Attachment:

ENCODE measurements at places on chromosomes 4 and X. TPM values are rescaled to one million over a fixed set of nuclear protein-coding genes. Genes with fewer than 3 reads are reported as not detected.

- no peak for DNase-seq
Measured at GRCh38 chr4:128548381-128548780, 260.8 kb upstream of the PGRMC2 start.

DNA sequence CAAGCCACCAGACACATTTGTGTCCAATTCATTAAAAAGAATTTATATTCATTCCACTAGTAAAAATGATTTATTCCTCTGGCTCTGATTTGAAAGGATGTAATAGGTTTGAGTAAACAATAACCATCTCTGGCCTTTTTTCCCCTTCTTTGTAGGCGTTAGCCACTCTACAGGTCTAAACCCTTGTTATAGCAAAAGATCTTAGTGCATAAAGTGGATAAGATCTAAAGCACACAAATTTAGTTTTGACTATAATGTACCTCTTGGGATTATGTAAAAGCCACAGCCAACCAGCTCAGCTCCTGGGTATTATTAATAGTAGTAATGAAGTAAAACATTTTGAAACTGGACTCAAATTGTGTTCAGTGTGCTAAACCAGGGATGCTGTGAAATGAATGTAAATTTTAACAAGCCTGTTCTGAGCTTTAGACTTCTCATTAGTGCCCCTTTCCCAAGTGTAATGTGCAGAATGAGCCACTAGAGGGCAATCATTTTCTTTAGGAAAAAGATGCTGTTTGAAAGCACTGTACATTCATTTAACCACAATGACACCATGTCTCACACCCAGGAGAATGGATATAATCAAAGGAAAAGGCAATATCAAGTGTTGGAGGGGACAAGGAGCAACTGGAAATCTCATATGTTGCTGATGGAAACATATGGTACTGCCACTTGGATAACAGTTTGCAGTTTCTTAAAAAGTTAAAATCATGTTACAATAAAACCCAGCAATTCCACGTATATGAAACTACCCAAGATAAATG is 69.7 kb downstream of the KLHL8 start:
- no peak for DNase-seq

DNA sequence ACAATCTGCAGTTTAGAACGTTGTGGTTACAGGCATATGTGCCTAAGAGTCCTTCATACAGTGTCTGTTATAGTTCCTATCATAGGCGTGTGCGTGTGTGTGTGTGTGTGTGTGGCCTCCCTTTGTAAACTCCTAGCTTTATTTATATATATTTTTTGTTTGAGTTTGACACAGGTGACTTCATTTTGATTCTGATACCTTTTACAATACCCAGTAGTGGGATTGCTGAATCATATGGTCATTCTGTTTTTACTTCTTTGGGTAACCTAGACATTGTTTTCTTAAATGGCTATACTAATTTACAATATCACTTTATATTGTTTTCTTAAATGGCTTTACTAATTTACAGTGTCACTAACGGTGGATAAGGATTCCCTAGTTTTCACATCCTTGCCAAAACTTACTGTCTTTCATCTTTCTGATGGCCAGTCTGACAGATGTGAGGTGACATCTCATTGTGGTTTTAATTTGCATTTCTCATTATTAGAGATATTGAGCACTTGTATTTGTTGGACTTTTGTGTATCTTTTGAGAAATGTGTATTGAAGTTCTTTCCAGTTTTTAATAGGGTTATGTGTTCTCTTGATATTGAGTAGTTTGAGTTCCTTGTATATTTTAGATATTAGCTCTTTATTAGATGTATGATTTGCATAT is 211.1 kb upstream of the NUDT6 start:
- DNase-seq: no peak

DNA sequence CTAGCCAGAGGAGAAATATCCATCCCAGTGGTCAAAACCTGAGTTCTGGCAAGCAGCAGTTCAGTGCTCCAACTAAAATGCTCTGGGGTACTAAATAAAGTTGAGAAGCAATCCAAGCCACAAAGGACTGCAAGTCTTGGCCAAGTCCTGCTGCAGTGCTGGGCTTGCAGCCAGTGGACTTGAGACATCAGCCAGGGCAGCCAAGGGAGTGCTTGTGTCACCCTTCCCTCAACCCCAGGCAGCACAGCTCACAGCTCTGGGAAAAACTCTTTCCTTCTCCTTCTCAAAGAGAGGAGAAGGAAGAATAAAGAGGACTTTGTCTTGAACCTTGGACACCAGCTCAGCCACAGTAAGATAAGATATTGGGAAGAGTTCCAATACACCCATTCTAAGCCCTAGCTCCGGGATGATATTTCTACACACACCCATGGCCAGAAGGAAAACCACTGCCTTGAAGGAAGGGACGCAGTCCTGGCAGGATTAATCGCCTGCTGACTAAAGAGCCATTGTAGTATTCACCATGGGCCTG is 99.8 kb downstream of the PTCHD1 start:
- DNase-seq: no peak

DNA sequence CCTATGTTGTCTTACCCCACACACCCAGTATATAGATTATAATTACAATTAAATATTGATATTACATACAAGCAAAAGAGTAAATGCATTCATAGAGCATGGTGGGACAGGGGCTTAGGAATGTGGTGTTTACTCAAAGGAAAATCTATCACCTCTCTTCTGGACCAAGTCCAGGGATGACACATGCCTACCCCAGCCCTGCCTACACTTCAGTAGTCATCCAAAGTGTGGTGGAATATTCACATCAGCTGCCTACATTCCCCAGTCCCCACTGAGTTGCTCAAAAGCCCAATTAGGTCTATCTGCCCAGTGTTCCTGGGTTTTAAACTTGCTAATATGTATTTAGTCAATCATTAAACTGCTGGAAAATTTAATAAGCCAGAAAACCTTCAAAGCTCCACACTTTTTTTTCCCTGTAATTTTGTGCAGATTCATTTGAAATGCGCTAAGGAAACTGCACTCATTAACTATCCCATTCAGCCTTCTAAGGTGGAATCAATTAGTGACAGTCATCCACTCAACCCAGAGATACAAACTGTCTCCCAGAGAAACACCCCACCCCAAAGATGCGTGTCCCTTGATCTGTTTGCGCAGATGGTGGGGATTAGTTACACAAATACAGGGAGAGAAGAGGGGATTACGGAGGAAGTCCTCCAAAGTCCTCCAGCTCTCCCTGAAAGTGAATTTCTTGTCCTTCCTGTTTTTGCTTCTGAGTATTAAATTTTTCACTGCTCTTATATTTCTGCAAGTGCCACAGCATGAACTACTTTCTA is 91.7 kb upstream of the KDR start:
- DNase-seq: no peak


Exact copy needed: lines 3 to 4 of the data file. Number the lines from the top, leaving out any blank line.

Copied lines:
Measured at GRCh38 chr4:128548381-128548780, 260.8 kb upstream of the PGRMC2 start.

DNA sequence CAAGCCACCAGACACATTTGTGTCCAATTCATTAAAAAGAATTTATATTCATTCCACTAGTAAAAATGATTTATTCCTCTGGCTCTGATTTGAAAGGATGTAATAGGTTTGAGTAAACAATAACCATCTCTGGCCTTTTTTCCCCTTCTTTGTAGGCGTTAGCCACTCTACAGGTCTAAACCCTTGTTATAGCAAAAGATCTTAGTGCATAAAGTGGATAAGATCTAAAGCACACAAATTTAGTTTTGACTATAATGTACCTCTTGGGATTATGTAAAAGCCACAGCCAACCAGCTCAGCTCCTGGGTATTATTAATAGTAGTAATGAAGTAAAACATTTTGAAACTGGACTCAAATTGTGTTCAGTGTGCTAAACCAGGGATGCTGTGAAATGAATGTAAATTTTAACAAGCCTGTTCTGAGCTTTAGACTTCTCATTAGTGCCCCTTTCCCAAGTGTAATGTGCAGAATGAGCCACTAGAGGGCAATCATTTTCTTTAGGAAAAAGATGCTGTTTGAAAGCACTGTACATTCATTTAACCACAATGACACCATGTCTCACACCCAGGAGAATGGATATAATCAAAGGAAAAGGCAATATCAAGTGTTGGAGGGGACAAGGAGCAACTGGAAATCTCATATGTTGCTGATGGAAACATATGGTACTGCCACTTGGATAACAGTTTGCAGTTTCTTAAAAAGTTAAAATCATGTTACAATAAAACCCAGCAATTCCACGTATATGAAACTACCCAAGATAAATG is 69.7 kb downstream of the KLHL8 start: